"I am on permanent vacation. This surprising state of affairs is the life that I have been called to, and it has lasted almost six decades. My good fortune is known as a vocation. Monastic life is essentially a vacating, an emptying out, not unlike vacating an apartment and living without furniture, or even without an apartment. Monastics (men and women) vacate the world and where people of the world do not want to go and remain. To live in solitude, to be specific, is one of the most difficult things for a person to endure.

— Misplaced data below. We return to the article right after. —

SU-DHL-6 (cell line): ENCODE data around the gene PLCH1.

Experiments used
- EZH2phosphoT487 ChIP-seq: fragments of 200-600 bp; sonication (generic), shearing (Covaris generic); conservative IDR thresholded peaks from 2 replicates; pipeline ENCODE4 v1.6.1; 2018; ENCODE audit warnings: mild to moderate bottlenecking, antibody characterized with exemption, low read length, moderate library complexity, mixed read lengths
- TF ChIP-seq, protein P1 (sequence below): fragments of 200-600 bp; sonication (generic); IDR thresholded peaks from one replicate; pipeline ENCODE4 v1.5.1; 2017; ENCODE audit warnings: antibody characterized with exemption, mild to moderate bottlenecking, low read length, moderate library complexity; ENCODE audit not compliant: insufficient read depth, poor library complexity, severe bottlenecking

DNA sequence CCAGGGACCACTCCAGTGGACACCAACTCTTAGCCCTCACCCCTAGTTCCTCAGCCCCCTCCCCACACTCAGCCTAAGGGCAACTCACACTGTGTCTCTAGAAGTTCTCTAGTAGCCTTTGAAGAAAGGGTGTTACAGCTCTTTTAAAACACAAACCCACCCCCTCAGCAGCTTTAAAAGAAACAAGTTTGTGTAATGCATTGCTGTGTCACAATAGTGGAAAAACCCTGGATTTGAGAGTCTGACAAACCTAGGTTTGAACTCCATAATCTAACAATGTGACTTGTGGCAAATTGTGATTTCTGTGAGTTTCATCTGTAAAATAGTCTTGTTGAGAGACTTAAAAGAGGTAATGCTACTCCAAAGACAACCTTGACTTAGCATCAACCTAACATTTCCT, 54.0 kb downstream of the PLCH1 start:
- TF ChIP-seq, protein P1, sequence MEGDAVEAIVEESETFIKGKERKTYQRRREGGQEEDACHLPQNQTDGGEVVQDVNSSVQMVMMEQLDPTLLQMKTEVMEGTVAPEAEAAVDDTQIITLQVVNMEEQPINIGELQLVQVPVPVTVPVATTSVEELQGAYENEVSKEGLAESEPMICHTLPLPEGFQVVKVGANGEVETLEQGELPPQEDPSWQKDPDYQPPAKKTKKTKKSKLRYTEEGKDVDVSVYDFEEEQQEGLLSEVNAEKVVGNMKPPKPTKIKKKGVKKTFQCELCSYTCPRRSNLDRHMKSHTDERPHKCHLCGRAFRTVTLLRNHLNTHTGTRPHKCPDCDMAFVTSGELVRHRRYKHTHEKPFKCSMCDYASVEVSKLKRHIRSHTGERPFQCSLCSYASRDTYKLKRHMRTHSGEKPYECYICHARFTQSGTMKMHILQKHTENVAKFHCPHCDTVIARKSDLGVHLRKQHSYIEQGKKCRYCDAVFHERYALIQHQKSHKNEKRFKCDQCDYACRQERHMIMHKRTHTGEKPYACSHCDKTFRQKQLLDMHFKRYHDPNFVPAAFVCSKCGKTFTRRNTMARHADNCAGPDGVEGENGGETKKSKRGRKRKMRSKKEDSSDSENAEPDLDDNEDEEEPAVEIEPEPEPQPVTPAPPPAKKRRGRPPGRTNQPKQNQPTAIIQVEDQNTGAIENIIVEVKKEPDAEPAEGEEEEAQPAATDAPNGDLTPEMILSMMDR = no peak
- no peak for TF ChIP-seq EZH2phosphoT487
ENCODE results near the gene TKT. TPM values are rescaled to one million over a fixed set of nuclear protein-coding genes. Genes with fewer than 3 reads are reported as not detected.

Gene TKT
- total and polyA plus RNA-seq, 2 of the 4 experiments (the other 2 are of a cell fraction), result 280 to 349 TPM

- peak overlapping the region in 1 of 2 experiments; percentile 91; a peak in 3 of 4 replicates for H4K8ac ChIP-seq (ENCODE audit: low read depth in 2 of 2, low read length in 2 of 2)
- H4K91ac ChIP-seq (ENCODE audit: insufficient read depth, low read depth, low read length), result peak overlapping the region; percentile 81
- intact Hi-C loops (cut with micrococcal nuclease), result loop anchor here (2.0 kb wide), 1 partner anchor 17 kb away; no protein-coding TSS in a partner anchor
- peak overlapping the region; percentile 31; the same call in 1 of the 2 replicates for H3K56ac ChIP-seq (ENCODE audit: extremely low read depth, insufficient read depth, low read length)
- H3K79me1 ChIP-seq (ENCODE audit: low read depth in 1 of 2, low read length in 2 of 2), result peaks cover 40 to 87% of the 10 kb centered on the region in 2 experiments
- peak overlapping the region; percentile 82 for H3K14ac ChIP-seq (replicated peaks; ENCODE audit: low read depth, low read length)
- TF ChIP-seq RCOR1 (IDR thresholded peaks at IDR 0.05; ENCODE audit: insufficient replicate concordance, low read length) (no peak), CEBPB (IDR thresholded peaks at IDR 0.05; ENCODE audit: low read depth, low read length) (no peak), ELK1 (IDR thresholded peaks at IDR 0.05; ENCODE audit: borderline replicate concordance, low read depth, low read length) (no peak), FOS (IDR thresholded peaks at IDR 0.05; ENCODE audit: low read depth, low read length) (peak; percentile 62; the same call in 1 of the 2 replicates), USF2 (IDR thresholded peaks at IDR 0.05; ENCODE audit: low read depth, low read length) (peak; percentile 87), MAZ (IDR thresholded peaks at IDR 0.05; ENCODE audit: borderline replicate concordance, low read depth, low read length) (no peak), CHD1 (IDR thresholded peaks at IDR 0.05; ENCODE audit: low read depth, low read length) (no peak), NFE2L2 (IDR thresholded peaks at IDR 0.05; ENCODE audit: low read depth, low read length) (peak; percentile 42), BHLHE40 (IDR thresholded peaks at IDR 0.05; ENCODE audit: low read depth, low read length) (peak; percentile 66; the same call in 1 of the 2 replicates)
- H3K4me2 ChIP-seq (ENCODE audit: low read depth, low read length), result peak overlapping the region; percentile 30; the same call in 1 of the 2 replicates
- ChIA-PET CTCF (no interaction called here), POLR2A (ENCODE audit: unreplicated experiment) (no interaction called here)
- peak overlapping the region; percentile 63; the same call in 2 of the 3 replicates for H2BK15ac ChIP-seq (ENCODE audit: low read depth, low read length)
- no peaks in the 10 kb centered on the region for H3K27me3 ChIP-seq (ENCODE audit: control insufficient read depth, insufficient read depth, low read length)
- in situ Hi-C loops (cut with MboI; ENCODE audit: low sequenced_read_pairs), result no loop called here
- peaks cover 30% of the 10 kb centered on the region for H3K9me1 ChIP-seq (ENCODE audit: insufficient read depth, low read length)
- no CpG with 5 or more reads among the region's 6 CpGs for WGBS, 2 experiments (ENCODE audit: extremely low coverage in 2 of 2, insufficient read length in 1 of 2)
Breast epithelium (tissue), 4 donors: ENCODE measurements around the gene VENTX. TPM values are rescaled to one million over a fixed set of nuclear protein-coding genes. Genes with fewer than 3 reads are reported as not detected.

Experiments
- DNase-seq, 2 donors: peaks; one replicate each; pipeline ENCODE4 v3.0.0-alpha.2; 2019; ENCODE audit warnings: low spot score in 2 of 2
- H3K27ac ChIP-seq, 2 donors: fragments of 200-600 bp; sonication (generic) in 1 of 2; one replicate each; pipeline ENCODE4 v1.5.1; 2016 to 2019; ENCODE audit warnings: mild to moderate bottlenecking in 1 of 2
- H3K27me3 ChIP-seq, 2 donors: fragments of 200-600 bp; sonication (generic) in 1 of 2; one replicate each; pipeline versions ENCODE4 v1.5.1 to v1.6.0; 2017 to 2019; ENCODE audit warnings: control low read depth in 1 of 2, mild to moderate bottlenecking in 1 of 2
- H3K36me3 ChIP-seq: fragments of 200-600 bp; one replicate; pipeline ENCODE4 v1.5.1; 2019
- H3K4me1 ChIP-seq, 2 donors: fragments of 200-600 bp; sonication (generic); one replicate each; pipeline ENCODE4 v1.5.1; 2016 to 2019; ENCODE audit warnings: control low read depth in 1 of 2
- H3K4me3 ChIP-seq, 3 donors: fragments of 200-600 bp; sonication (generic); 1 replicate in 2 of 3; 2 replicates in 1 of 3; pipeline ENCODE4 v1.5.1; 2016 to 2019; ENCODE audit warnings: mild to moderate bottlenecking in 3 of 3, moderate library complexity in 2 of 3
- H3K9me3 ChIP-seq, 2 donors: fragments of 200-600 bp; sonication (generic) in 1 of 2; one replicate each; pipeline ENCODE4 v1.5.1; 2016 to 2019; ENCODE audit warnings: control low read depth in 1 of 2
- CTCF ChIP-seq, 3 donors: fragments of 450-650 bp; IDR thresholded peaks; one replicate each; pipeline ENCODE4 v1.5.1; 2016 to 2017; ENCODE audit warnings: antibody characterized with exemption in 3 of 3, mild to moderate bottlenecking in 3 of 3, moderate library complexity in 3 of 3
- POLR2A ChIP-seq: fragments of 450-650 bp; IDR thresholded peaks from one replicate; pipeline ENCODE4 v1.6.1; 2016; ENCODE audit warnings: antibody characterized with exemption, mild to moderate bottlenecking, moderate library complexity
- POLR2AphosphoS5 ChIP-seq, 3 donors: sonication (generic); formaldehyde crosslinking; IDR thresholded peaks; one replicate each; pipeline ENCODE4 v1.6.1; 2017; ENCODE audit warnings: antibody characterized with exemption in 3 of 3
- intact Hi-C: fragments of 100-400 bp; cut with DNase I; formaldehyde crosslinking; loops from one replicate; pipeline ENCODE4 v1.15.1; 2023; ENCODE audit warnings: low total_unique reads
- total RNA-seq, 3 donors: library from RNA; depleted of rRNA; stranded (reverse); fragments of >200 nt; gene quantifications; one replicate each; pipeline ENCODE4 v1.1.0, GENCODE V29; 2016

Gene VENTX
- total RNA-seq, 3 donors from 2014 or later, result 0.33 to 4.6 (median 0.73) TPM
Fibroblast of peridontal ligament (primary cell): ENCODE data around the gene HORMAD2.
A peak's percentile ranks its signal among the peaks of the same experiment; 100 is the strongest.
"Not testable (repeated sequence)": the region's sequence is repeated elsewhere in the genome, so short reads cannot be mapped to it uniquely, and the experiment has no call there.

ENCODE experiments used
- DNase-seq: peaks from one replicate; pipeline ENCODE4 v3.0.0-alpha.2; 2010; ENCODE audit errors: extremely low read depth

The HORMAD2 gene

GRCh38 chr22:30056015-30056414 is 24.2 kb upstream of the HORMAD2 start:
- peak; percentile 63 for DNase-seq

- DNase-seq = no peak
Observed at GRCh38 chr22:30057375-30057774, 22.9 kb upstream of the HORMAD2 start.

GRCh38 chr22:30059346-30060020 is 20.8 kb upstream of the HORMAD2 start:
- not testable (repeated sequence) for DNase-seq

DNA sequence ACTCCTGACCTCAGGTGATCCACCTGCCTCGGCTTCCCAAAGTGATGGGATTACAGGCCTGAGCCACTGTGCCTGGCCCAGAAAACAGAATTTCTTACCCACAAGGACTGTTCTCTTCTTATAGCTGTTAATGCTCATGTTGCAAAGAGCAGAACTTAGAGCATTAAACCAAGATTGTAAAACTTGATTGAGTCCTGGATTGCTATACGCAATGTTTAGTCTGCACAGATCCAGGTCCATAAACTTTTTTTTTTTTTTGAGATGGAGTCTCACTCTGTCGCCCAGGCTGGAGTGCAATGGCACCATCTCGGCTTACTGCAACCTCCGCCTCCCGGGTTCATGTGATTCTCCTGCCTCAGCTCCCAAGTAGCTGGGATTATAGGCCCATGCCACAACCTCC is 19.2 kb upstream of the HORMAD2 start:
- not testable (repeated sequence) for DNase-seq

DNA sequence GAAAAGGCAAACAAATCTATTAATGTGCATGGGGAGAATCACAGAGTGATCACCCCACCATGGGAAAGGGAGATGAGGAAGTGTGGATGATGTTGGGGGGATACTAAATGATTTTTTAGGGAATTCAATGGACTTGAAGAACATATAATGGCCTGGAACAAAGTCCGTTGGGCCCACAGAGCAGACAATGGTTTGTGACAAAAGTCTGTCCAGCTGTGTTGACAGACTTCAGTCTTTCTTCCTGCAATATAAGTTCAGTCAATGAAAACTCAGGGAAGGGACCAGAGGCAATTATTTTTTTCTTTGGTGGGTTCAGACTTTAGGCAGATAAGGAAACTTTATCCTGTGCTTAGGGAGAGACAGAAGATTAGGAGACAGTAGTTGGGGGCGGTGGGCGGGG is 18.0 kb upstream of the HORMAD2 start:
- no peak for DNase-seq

… But this outward solitude is not enough. Vacating means a personal emptying out of clutter within the mind and heart … Radically, there must be an interior journey into a wilderness to be alone, free of the world and at rest in God. Living in cenobitic community might seem to upgrade this desert to the status of a private resort, with all conveniences provided, like laundry and cooking. Perhaps that sounds too good to be true. Well, it is. You will shortly find the is not the case. Everyone here has to put in a hand and do his own part. Work is one of the forms of this emptiness, this vacation. It enhances prayer and keeps it from going static and stale. Likewise, prayer is a form of work – “the work of God”, as St. Benedict called it. It requires intention, attention, and persistence." (p.1) Paul Quenon